The P-type regions 18 extend to the upper surface 20 of the substrate 16. A relatively thin insulating layer 22 is formed to overlie the surface 20 of the substrate 16. The insulating layer 22 may, by way of example, comprise an oxide such as silicon oxide or a nitride or a combination of the two. Generally the layer 22 is formed to a thickness of between 500 to 1500 A. Apertures 24 and 26 are opened through the insulating layer 22 at opposite ends of the shift register to expose portions of the diffused regions 18a and 18c respectively. Input data is entered by ohmic contact to the diffused region 18a and the output of the shift register is taken from an ohmic contact to the diffused region 18c. A plurality of elongated, generally parallel electrodes 28 are formed over the insulating layer. Each electrode such as 28a overlies at least the region between adjacent, diffused regions such as, by way of example, 18a and 18b, and extends laterally over a region of the diffused pocket to enhance the miller capacitance and enables more effective storage of charge. Adjacent electrodes are connected to different clock sources referenced as φ1, and φ2.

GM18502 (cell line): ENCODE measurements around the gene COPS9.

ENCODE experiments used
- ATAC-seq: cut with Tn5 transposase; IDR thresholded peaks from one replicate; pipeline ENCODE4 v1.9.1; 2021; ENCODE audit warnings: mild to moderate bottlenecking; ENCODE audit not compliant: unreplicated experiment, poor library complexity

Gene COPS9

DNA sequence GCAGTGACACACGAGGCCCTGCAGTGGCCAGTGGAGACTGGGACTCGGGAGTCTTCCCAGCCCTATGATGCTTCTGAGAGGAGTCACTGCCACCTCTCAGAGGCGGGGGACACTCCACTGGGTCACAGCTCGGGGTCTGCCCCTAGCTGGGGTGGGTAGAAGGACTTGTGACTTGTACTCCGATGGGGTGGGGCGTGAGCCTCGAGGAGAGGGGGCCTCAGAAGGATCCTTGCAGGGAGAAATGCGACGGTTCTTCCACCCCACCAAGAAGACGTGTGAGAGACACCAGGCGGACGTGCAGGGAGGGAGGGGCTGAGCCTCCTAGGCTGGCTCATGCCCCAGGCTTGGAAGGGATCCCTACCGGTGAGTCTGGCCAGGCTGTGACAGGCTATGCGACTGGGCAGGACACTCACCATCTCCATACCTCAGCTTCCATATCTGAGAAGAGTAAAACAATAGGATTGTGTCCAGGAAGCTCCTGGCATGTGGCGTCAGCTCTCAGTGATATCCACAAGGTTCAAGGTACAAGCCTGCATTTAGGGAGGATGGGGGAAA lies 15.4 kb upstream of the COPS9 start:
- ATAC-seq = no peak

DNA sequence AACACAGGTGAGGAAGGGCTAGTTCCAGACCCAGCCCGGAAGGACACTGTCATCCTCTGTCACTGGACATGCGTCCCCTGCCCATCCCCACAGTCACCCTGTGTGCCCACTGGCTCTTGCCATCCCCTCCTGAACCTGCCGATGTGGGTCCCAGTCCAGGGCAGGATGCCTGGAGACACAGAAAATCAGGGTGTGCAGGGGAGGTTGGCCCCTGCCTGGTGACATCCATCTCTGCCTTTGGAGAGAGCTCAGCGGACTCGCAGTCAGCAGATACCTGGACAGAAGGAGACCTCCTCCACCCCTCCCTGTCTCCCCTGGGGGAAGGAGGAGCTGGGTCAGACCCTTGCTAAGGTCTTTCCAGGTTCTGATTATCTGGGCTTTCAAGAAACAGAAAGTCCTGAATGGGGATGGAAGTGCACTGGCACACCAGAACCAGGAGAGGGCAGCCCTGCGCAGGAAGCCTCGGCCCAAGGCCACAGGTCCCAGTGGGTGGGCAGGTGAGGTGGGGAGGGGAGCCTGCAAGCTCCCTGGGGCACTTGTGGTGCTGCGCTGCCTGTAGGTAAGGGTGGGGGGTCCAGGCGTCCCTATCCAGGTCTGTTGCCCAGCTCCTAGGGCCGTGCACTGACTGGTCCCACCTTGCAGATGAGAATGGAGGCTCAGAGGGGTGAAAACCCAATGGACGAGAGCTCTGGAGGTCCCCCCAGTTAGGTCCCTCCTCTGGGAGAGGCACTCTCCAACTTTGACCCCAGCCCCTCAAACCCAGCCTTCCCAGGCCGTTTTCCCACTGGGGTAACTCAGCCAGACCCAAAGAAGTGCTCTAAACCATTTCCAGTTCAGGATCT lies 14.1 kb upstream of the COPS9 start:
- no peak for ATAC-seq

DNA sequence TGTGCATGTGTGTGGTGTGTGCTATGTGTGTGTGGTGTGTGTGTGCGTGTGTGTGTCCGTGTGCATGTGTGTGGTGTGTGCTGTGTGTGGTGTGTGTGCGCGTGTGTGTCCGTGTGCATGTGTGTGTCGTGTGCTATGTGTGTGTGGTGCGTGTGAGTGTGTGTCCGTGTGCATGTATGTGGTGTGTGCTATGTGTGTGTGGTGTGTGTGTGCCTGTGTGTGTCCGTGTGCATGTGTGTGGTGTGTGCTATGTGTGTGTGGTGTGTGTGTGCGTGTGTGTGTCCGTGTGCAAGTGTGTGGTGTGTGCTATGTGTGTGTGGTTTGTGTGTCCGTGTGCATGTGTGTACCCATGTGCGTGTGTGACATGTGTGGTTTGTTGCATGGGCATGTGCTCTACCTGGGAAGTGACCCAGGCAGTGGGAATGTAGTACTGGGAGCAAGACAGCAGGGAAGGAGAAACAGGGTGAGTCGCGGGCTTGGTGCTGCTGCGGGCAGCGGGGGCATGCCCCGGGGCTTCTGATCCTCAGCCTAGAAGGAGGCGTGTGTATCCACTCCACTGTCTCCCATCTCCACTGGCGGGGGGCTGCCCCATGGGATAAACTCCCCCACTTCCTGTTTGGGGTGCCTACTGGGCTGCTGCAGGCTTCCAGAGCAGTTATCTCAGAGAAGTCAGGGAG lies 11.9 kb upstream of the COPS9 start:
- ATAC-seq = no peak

In operation of the shift register illustrated in FIG. 2, charge is normally inserted at one end of the shift register through a P-N junction such as 18a, transferred down the chain of field-effect transistors and detected at another P-N junction such as 18c. It will be noted that except for the ohmic contact to the output P-N junction, there is nothing to distinguish this junction from any other junction in the chain of diffused regions 18. In fact, it is possible to sense charge through ohmic contacts simultaneously at different positions along the delay line. In order not to affect the charge going down the delay line, the sensing, however, must be done with a high impedance tap.